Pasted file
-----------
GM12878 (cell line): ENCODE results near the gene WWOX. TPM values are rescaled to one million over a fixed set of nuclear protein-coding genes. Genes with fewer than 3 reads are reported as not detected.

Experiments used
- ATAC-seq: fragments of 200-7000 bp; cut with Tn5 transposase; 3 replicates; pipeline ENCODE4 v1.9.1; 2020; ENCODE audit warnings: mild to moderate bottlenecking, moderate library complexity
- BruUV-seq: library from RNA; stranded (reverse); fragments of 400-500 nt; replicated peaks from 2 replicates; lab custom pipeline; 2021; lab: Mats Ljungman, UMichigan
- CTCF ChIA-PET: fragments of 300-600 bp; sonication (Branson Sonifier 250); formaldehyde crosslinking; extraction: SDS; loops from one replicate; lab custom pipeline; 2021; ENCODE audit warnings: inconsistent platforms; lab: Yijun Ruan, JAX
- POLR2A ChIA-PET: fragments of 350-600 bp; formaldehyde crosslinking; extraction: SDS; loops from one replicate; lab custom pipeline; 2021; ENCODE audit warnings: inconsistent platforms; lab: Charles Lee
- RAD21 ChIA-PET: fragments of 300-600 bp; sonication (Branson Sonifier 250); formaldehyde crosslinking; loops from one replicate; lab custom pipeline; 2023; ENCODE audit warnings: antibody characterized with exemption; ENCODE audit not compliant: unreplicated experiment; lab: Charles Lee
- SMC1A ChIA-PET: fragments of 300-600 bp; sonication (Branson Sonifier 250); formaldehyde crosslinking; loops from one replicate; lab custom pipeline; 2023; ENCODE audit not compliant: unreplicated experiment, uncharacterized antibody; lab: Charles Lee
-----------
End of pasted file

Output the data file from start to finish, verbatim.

GM12878 (cell line): ENCODE results near the gene WWOX. TPM values are rescaled to one million over a fixed set of nuclear protein-coding genes. Genes with fewer than 3 reads are reported as not detected.

Experiments used
- ATAC-seq: fragments of 200-7000 bp; cut with Tn5 transposase; 3 replicates; pipeline ENCODE4 v1.9.1; 2020; ENCODE audit warnings: mild to moderate bottlenecking, moderate library complexity
- BruUV-seq: library from RNA; stranded (reverse); fragments of 400-500 nt; replicated peaks from 2 replicates; lab custom pipeline; 2021; lab: Mats Ljungman, UMichigan
- CTCF ChIA-PET: fragments of 300-600 bp; sonication (Branson Sonifier 250); formaldehyde crosslinking; extraction: SDS; loops from one replicate; lab custom pipeline; 2021; ENCODE audit warnings: inconsistent platforms; lab: Yijun Ruan, JAX
- POLR2A ChIA-PET: fragments of 350-600 bp; formaldehyde crosslinking; extraction: SDS; loops from one replicate; lab custom pipeline; 2021; ENCODE audit warnings: inconsistent platforms; lab: Charles Lee
- RAD21 ChIA-PET: fragments of 300-600 bp; sonication (Branson Sonifier 250); formaldehyde crosslinking; loops from one replicate; lab custom pipeline; 2023; ENCODE audit warnings: antibody characterized with exemption; ENCODE audit not compliant: unreplicated experiment; lab: Charles Lee
- SMC1A ChIA-PET: fragments of 300-600 bp; sonication (Branson Sonifier 250); formaldehyde crosslinking; loops from one replicate; lab custom pipeline; 2023; ENCODE audit not compliant: unreplicated experiment, uncharacterized antibody; lab: Charles Lee